|Date of Birth
||August 2, 1970
|Place of Birth
||Vancouver, British Columbia, Canada
For all the good things that have come Aaron Pritchett’s way the past few years, for all the accolades and awards, the airplay, the video play and the fans showing up everywhere he goes, for all that and the mere fact he can make a living at this music thing, he takes none of it for granted.
And it’s for that reason he decided to call his fourth and latest album "Thankful." It’s the best thing he’s ever done, he thinks. But there’s more than a touch of angel dust serendipity that gives it life.
The exponential growth of Pritchett’s career is the result of a lot of solid planning and arduous work. But, there was a time not so long ago when he’d actually quit the business.
“Believe me, I was done,” he says. “We were still playing clubs but I couldn't make a living. It wasn't where I saw my future. I wanted to be touring as a major act through Canada and into the States. I said in October 2003, if it's still like this by December, I'm quitting as of the first of January. The day after, January 2nd, 2004, the video for “New Frontier” went to number one and all these bookings came in literally that week. From that moment, everything changed.”
And like spring follows winter, the nominations and awards started coming in, too. He and the band were knocking audiences out from Newfoundland to Vancouver Island, slamming it every night. Now it was a question of maintaining the momentum.
Aaron's third album, "Big Wheel," managed that superlatively. From the title track and “Done You Wrong” to the rabble-rousing, suds-spilling, barroom anthem and the Canadian Country Music Association's SOCAN Song Of The Year, “Hold My Beer,” Pritchett and Big Wheel had kicked down the barn door.
Now with Thankful he's taking the time to pause and take stock a bit: smell the roses. “Yeah, it's reflective,” he says. “A little more introspective. Instead of worrying about recording another 'Big Wheel,' I needed to record something more about my life and me as a person. And I didn't put pressure on myself to write. I wrote because I wanted to, not because I needed to.”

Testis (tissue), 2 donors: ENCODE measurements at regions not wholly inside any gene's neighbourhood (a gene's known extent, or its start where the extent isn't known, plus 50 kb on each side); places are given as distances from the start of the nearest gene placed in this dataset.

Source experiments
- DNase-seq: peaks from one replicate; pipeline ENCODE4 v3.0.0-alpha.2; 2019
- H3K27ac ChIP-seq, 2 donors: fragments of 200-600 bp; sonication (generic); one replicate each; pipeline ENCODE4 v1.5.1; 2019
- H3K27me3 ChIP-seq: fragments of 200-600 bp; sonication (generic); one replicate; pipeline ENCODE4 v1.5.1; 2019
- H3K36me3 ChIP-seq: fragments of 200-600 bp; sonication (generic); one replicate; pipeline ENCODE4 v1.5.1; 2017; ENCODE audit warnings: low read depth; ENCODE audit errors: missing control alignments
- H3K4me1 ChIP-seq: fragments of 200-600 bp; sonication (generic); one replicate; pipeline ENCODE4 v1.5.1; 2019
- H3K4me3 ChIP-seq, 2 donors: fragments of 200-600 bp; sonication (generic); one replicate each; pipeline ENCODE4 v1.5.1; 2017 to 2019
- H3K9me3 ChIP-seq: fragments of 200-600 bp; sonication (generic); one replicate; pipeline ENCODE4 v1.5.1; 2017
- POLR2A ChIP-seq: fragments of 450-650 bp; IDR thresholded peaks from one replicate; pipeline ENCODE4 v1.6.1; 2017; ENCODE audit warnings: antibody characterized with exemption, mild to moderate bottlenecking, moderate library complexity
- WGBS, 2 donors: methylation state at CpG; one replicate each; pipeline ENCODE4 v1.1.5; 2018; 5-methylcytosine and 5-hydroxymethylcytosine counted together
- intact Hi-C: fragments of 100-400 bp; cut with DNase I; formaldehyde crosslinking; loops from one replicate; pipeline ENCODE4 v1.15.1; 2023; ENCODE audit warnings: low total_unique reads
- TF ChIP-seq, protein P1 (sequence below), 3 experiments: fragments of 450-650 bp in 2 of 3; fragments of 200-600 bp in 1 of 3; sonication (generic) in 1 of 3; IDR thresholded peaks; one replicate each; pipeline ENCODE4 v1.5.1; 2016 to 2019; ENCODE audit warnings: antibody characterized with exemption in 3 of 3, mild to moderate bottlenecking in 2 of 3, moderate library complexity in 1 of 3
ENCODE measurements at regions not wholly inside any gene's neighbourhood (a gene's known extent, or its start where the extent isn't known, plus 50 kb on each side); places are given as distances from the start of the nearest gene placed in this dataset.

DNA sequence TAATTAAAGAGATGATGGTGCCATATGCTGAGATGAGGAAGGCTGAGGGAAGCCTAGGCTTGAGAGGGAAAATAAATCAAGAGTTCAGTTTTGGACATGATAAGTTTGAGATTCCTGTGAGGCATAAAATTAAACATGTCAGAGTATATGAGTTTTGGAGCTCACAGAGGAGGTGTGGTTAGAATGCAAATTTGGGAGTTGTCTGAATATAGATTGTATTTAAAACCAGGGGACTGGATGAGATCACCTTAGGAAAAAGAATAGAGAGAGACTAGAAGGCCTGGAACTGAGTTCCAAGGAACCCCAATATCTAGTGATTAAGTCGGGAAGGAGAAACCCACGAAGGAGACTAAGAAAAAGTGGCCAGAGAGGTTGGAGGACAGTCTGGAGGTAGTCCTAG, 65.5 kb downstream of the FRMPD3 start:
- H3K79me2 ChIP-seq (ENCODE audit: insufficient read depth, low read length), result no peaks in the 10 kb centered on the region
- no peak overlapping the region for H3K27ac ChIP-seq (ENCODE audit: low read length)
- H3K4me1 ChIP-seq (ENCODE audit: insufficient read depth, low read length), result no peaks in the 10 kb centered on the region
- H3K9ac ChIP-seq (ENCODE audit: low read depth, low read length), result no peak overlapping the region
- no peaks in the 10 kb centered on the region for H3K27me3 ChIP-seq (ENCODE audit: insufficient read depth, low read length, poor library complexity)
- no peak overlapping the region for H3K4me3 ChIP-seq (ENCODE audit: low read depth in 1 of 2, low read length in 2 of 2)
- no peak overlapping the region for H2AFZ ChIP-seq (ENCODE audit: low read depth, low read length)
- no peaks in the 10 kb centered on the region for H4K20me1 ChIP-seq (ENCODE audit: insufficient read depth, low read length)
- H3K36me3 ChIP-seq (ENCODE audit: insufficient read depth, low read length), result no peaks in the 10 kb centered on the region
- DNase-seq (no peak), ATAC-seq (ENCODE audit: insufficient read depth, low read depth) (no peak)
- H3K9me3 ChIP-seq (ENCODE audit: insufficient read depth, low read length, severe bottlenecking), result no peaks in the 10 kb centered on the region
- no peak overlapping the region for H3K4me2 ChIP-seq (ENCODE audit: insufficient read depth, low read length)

There's the lush, panoramic testament to the power of love in “After The Rain”, the anthemic, exhilarating “How Do I Get There” with a put-the-top-down rhythm like a set of all-season radials rolling fast and hard down a ribbon of blacktop, while the declarative “Unravelling” is the heartland tune Bob Seger or Mellencamp would have pounded their chests and thanked the Song Gods for. On the flip side is “Let's Get Rowdy,” the call to party arms for all the college girls and cowboys.
The sound on "Thankful" is rich and driving, immediately infectious, thanks to the collective production efforts of The Franchise: Aaron himself, guitarist and co-writer Mitch Merrett, multi-instrumentalist Mike Norman and studio wiz Dean Maher who has shared control rooms with everybody from Bryan Adams and Michael Buble to AC/DC. Now there's a team to make a great record.
But none of it would matter without the fans to embrace it, to make it part of their lives. That's the point that has been driven home continually for Aaron Pritchett, one electrifying performance after another, ever since that pivotal January 2nd just a few years ago. And he hasn't forgotten.
“It sounds so corny sometimes, but it’s honestly true,” he says quietly. “The help of fans wanting us to play and coming to see the shows is what's kept me in the industry. This album really is a tribute to them. If I didn't have them I wouldn't have anything. I really am extremely thankful.”